This study is a qualitative analysis of perceptions of institutional commitment to the enrollment and retention of African-American students at one institution. The study, which was funded by the Spencer Foundation, was conducted at Oberlin College and is based on 31 interviews of students, faculty, administrators, and staff. At many predominantly white campuses, low enrollment and poor retention of African-American students is a present and escalating problem. However, Oberlin College has unusually high enrollment and retention rates for African-American students. We wanted to explore the possible reasons for this uniqueness. We relate our findings to the process of constructing theories that explain some of the characteristics of Oberlin's organizational culture.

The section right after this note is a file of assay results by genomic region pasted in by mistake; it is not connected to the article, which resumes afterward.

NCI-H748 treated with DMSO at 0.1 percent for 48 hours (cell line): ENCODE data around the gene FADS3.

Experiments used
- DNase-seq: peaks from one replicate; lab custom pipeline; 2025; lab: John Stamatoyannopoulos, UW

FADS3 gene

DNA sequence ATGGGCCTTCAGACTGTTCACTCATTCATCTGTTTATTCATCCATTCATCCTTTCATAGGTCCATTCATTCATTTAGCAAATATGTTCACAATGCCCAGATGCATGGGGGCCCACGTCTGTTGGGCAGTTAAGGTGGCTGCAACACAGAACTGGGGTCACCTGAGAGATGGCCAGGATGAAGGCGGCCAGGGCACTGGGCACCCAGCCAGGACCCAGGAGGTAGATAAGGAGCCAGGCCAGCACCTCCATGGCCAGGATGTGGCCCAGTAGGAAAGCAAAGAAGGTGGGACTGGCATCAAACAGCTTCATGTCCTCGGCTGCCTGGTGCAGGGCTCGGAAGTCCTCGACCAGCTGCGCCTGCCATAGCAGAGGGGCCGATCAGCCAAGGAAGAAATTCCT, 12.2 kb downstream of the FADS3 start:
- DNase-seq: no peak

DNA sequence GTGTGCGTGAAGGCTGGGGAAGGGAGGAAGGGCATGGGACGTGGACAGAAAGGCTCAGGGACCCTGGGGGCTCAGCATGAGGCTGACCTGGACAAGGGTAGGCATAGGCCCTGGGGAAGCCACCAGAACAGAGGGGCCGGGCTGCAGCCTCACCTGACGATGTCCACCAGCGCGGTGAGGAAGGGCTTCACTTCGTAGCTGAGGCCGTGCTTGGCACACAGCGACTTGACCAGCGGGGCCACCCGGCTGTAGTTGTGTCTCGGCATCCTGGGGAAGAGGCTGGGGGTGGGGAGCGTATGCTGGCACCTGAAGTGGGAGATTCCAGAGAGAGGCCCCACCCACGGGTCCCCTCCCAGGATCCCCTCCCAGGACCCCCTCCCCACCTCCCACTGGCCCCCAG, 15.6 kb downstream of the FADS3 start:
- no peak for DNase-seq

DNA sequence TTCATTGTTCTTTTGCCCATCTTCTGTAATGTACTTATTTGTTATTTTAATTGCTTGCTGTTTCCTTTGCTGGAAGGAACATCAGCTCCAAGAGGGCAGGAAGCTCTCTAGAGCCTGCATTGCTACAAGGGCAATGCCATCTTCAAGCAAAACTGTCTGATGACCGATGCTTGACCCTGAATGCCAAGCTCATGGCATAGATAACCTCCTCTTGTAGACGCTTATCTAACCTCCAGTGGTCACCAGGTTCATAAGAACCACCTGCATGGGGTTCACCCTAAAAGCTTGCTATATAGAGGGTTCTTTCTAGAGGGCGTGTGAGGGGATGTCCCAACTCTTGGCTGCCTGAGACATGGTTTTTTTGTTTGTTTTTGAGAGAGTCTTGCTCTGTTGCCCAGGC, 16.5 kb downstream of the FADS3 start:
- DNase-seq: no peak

Lomotey, Kofi; Shujaa, Mwalimu J.; Nelson-Brown, Thresa A.; and Kyles, Shariba Rivers
"African-American Enrollment and Retention in Higher Education: An Application of Game Theory,"
Trotter Review: Vol. 11:
1, Article 8.
Available at: https://scholarworks.umb.edu/trotter_review/vol11/iss1/8